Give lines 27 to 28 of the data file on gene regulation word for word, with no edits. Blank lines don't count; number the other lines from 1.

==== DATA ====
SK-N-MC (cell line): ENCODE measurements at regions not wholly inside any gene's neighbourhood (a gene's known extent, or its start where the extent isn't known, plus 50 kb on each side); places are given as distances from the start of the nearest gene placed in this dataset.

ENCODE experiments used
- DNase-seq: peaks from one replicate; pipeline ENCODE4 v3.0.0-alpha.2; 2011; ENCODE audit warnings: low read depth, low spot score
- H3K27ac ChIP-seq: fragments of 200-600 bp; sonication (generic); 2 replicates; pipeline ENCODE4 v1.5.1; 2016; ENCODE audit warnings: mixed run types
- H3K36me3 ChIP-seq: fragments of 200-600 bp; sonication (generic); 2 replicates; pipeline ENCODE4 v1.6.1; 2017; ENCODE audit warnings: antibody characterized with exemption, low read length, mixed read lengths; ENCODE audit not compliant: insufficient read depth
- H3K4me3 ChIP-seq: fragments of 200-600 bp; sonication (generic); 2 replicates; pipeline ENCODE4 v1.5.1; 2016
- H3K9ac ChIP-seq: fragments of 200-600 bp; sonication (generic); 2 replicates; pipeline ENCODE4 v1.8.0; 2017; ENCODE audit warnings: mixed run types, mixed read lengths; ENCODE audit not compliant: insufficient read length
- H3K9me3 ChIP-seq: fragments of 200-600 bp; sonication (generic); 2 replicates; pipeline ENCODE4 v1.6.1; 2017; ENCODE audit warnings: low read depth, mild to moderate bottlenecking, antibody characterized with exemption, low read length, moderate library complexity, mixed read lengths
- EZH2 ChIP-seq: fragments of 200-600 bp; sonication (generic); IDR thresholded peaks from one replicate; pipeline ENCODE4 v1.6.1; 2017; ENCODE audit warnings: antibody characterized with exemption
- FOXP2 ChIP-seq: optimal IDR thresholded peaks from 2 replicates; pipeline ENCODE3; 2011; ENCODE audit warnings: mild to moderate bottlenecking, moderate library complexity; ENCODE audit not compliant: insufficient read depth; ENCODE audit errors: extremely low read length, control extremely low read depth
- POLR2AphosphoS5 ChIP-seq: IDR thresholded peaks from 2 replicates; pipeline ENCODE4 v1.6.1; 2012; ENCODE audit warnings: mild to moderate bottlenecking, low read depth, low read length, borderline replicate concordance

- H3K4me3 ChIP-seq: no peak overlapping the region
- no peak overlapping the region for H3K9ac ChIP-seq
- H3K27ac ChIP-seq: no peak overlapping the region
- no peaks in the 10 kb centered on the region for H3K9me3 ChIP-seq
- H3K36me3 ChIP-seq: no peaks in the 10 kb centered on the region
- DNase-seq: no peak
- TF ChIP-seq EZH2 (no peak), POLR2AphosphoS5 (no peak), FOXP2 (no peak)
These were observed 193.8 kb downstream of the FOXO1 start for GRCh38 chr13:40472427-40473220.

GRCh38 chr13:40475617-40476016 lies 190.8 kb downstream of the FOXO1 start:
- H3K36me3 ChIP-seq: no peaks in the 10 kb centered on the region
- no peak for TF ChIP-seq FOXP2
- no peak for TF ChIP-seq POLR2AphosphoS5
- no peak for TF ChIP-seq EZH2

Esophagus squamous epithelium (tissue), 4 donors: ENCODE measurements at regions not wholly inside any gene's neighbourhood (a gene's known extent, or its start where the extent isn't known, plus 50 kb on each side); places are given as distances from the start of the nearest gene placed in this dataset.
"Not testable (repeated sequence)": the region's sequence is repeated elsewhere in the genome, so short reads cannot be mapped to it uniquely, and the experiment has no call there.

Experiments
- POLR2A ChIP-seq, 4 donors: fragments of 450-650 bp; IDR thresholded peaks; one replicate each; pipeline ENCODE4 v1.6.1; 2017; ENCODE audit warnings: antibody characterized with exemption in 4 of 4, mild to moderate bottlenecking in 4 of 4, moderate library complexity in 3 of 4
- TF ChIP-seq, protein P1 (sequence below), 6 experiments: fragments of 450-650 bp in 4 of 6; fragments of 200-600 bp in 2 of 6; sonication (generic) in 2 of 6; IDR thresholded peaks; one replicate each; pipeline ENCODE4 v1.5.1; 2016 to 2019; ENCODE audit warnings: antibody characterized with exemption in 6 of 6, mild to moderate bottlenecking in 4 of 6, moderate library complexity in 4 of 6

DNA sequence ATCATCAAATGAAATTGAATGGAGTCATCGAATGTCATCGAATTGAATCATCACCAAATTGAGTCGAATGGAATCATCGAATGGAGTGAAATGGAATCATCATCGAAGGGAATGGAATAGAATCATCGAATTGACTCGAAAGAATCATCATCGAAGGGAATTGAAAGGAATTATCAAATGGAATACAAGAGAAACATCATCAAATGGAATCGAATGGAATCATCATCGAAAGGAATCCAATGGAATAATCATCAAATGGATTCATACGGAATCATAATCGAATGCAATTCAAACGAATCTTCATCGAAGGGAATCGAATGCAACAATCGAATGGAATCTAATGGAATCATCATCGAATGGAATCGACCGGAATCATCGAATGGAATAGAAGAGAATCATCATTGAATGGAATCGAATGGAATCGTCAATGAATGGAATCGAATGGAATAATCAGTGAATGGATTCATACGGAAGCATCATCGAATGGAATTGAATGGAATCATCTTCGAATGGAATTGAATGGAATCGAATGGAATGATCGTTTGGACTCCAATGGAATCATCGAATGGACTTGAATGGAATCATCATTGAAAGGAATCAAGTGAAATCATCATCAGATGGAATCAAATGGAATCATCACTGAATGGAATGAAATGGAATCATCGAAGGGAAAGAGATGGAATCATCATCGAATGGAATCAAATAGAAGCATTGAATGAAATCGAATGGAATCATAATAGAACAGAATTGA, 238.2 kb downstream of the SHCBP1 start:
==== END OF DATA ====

Experiments
- POLR2A ChIP-seq, 4 donors: fragments of 450-650 bp; IDR thresholded peaks; one replicate each; pipeline ENCODE4 v1.6.1; 2017; ENCODE audit warnings: antibody characterized with exemption in 4 of 4, mild to moderate bottlenecking in 4 of 4, moderate library complexity in 3 of 4